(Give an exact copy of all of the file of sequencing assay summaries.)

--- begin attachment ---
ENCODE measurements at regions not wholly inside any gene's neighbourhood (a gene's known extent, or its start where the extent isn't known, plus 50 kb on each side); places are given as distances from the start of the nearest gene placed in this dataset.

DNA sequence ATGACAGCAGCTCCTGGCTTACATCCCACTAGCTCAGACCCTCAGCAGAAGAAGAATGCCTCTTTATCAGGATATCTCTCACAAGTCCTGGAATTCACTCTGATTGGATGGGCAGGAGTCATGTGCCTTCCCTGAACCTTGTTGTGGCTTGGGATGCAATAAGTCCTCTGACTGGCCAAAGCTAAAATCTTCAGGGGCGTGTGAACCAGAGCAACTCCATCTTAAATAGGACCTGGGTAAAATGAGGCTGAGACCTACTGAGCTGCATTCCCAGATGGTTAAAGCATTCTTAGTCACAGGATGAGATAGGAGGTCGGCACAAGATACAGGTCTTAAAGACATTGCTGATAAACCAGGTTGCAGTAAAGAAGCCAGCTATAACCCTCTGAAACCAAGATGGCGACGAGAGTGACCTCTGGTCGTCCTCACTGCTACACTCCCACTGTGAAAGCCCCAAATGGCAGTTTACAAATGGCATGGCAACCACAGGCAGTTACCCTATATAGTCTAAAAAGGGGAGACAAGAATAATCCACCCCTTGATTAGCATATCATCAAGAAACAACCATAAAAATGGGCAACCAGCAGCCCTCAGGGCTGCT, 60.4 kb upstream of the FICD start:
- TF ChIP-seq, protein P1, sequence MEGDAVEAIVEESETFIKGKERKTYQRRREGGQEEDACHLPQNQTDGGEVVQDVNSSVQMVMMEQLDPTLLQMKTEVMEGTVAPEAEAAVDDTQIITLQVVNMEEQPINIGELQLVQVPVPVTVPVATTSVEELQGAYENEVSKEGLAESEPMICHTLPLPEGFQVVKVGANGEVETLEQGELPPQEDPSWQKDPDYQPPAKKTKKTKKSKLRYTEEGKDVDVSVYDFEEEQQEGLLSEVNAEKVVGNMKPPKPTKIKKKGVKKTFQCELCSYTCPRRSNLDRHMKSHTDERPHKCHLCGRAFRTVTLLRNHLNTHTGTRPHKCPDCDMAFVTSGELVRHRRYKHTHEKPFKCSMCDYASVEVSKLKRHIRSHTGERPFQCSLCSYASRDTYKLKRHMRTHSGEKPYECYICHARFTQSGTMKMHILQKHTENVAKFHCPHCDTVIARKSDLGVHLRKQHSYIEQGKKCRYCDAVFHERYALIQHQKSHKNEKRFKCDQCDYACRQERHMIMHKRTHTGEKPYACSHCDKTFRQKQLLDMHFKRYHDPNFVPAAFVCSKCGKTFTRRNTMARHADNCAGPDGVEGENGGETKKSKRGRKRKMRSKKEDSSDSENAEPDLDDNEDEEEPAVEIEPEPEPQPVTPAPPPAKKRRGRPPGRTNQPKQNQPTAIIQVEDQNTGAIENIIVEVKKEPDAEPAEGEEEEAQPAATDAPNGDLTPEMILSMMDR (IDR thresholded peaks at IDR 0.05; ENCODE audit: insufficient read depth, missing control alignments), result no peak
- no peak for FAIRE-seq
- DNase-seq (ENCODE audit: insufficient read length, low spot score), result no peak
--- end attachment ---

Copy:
ENCODE measurements at regions not wholly inside any gene's neighbourhood (a gene's known extent, or its start where the extent isn't known, plus 50 kb on each side); places are given as distances from the start of the nearest gene placed in this dataset.

DNA sequence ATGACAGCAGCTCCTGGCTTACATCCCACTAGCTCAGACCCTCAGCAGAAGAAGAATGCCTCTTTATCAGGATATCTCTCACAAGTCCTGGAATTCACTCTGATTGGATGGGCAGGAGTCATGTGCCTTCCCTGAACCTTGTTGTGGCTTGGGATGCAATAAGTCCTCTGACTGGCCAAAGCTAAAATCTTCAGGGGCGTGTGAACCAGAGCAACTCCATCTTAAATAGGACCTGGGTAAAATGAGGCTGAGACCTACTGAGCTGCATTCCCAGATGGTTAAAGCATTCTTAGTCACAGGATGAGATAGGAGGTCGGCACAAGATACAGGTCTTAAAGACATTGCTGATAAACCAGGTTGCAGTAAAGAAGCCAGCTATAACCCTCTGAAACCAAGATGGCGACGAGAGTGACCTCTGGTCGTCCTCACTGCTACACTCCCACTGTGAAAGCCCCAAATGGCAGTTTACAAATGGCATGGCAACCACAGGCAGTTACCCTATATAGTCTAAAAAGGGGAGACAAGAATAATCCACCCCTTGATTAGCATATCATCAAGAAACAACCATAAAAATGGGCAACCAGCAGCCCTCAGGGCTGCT, 60.4 kb upstream of the FICD start:
- TF ChIP-seq, protein P1, sequence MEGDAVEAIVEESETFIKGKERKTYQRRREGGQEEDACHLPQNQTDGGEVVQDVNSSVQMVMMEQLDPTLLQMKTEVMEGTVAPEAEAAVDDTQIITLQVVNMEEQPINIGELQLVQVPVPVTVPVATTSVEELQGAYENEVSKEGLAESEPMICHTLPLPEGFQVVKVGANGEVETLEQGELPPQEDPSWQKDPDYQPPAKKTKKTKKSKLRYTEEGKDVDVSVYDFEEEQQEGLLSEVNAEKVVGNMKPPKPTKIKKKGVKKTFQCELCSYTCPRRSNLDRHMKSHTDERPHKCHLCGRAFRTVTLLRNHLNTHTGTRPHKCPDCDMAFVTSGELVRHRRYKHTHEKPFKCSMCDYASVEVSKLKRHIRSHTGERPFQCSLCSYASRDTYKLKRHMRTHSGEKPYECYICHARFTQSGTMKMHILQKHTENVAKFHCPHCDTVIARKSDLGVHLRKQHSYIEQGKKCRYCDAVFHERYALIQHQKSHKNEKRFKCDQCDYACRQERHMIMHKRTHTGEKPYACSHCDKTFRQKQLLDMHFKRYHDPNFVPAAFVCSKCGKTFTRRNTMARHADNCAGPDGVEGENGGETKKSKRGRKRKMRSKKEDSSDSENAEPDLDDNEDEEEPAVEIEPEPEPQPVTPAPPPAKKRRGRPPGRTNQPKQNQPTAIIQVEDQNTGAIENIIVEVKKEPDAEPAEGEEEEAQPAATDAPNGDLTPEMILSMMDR (IDR thresholded peaks at IDR 0.05; ENCODE audit: insufficient read depth, missing control alignments), result no peak
- no peak for FAIRE-seq
- DNase-seq (ENCODE audit: insufficient read length, low spot score), result no peak